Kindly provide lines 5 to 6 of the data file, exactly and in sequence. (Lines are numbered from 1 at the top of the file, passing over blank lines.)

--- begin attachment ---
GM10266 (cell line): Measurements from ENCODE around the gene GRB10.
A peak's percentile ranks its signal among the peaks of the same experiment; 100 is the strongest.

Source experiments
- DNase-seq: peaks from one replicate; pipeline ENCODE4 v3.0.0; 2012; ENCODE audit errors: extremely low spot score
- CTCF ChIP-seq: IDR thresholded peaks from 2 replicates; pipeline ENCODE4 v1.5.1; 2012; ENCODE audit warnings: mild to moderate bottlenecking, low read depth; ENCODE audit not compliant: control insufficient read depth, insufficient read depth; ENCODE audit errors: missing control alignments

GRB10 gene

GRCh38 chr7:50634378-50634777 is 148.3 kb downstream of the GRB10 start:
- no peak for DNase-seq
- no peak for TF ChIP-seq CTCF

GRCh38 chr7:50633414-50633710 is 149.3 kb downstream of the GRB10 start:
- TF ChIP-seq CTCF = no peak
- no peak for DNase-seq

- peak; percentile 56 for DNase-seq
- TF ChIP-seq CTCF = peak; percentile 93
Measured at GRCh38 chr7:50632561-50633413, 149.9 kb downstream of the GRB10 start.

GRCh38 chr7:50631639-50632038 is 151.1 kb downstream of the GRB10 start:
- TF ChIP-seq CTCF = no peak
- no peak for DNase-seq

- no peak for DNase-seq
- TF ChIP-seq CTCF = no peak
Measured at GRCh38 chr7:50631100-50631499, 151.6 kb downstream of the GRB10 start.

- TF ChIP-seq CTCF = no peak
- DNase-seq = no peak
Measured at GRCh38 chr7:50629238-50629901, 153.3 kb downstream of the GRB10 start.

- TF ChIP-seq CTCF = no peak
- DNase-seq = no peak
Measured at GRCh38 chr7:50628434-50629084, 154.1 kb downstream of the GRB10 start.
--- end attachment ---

- CTCF ChIP-seq: IDR thresholded peaks from 2 replicates; pipeline ENCODE4 v1.5.1; 2012; ENCODE audit warnings: mild to moderate bottlenecking, low read depth; ENCODE audit not compliant: control insufficient read depth, insufficient read depth; ENCODE audit errors: missing control alignments

GRB10 gene